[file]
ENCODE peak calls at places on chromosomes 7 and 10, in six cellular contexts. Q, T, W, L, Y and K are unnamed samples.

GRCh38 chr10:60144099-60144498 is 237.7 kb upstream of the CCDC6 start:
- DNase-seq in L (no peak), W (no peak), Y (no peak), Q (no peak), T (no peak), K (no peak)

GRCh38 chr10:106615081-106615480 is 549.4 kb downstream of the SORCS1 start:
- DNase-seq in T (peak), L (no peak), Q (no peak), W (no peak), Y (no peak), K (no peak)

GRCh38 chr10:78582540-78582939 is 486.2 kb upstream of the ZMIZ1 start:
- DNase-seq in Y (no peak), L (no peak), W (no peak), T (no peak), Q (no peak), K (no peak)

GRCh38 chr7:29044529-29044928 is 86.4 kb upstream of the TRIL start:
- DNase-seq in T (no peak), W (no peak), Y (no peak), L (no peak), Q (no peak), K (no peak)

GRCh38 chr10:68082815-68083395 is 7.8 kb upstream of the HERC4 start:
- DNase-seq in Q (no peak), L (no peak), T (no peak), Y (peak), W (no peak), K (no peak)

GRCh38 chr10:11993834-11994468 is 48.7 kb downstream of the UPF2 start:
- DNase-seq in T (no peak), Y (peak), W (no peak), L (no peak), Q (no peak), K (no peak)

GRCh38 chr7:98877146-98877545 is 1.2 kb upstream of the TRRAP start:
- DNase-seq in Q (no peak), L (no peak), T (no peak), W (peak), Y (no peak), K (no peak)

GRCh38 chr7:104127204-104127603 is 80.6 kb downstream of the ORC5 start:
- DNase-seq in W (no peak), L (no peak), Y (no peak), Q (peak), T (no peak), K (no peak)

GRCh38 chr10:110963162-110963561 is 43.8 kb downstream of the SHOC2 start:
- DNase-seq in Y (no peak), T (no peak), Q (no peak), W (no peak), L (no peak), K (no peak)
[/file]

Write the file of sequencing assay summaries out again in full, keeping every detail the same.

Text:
ENCODE peak calls at places on chromosomes 7 and 10, in six cellular contexts. Q, T, W, L, Y and K are unnamed samples.

GRCh38 chr10:60144099-60144498 is 237.7 kb upstream of the CCDC6 start:
- DNase-seq in L (no peak), W (no peak), Y (no peak), Q (no peak), T (no peak), K (no peak)

GRCh38 chr10:106615081-106615480 is 549.4 kb downstream of the SORCS1 start:
- DNase-seq in T (peak), L (no peak), Q (no peak), W (no peak), Y (no peak), K (no peak)

GRCh38 chr10:78582540-78582939 is 486.2 kb upstream of the ZMIZ1 start:
- DNase-seq in Y (no peak), L (no peak), W (no peak), T (no peak), Q (no peak), K (no peak)

GRCh38 chr7:29044529-29044928 is 86.4 kb upstream of the TRIL start:
- DNase-seq in T (no peak), W (no peak), Y (no peak), L (no peak), Q (no peak), K (no peak)

GRCh38 chr10:68082815-68083395 is 7.8 kb upstream of the HERC4 start:
- DNase-seq in Q (no peak), L (no peak), T (no peak), Y (peak), W (no peak), K (no peak)

GRCh38 chr10:11993834-11994468 is 48.7 kb downstream of the UPF2 start:
- DNase-seq in T (no peak), Y (peak), W (no peak), L (no peak), Q (no peak), K (no peak)

GRCh38 chr7:98877146-98877545 is 1.2 kb upstream of the TRRAP start:
- DNase-seq in Q (no peak), L (no peak), T (no peak), W (peak), Y (no peak), K (no peak)

GRCh38 chr7:104127204-104127603 is 80.6 kb downstream of the ORC5 start:
- DNase-seq in W (no peak), L (no peak), Y (no peak), Q (peak), T (no peak), K (no peak)

GRCh38 chr10:110963162-110963561 is 43.8 kb downstream of the SHOC2 start:
- DNase-seq in Y (no peak), T (no peak), Q (no peak), W (no peak), L (no peak), K (no peak)